One of our suppliers, Bulb, works with green gas generators who source around three quarters (74%) of their feedstocks in this way. Food and farm waste amounts to only 18% of their raw material, with residues (e.g. vegetable peelings and cereal straw), making up the rest. As only 4% of their gas is green gas (instead, they’ve decided to adopt carbon offsetting – find out more here) this isn’t a huge amount, but it does raise issues around scalability.
As a densely populated island, it’s hard to see how we could be self-sufficient if we switched over to green gas en masse without changing this ratio. We did a few back of beermat calculations, and in order for UK homes to be powered by 100% green gas, half of the country’s agricultural land would have to be turned over to feedstock production. If we maximised our energy efficiency, this would drop to one third – which is still a lot. It’s likely, therefore, that feedstock demand would be met by imports from developing countries, increasing transportation emissions and risking deforestation of the sort we’ve seen due to demand for palm oil.
That’s not to say that things might not change in the future, and it’s certainly not a reason to give up on biogas. According to ADBA (the Anaerobic Digestion and Bioresources Association), the anaerobic digestion of food leftovers could cover a third of the gas or power demand in the UK. Last year German biogas plant manufacturer, Weltec, constructed a biomethane plant near Pontefract, West Yorkshire. The plant took only six months to build, and produces enough biogas to supply 9,600 homes with round the clock sustainable energy – roughly half of Pontefract. Over half of the feedstock is food waste.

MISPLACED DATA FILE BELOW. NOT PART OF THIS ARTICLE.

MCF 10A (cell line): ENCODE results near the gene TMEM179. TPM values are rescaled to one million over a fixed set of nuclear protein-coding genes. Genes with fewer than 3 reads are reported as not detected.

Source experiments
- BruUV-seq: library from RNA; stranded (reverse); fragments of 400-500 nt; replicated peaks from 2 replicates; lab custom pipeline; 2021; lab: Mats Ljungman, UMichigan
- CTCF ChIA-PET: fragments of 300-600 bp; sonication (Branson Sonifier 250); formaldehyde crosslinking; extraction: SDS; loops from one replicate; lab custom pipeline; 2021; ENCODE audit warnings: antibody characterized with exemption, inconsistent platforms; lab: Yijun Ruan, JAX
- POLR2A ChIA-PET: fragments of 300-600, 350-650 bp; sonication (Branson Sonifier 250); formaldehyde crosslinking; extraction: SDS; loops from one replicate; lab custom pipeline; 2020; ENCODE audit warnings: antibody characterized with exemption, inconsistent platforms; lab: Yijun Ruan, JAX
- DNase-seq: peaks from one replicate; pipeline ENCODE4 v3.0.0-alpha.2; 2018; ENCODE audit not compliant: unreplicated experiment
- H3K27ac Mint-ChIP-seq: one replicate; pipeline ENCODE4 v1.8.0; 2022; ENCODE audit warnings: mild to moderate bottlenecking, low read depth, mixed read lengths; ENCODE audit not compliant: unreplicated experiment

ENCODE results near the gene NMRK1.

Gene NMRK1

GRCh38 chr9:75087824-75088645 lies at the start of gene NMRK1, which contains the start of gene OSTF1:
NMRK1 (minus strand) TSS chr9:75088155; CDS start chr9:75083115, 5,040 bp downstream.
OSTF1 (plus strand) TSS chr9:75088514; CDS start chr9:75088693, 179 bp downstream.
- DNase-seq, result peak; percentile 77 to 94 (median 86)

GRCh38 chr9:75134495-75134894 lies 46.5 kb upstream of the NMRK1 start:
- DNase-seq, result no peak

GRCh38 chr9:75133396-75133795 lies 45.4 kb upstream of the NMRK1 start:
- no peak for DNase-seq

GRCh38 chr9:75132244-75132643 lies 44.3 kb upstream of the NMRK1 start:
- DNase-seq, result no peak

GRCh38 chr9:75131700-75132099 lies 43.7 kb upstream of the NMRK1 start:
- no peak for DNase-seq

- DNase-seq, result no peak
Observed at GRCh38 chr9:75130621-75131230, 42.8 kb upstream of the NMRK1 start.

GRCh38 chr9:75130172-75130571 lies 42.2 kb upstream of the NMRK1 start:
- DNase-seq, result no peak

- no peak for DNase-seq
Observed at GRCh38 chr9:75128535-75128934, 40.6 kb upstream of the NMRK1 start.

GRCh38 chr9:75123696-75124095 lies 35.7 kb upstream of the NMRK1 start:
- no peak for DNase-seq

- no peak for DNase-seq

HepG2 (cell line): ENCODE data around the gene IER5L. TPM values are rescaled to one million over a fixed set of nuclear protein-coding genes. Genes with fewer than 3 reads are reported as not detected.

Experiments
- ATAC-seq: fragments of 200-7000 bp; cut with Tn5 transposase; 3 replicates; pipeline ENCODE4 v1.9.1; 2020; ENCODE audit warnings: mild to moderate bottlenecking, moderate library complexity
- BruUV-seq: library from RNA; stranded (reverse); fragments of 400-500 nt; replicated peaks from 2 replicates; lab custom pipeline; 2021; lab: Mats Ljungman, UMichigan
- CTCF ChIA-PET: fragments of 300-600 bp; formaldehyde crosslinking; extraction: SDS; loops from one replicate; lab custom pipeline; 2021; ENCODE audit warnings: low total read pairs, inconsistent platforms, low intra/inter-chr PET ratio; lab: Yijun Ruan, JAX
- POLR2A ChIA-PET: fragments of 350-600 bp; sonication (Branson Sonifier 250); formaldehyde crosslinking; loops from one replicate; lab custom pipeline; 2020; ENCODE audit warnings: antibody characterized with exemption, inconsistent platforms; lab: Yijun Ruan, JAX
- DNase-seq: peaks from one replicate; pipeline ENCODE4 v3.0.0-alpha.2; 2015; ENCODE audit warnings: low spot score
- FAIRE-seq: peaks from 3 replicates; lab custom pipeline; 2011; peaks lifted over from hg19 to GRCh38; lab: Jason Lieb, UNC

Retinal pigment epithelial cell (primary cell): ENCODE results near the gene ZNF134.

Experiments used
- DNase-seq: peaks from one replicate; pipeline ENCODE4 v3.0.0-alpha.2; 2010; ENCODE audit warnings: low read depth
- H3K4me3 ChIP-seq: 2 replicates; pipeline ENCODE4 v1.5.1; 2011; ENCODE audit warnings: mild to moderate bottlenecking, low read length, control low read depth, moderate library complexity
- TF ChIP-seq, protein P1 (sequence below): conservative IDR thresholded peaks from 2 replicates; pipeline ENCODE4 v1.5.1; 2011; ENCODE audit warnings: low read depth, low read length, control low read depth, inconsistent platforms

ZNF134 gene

Here at Big Clean Switch, we believe that while it’s not the perfect solution, green gas is still a good alternative to dirty natural gas. At the moment, choosing green gas certainly won’t do any harm, but if we all do it, we’ll have a big problem on our hands because of the land use impacts, which is why we aren’t going out of our way to actively encourage it.
The more demand for it there is, the more investment there’s likely to be, and we’re all for that investment to focus on making human and food waste a larger proportion of the feedstock. In which case, we’ll be shouting it from the rooftops! Until then, we’ll be sure to keep you up to date with new developments.
If you’d like to try a green gas tariff, Ecotricity offers one through our site. 12% of their gas is produced by anaerobic digestion, and they are working hard to build green gas plants to bring this up to 100% in the future. They’re planning on sourcing their feedstock from permanent pasture, which by definition can’t be ploughed, and therefore won’t release a whole load of carbon into the atmosphere. In the meantime, they’re offsetting the residual carbon emissions from the rest of their supply by investing in carbon reduction schemes.
Good Energy aren’t far behind, offering 10% green gas, and working with ClimateCare to offset the rest. Other suppliers on our site, like Octopus and Bulb, also offer 100% carbon offsets.
One of our favourite renewable tariffs comes from Bristol Energy, which offers 100% green electricity and 15% green gas, powered by Bristol sewage. Now that’s progress!
Want to find out what the alternatives are? Keep an eye out for our next blog…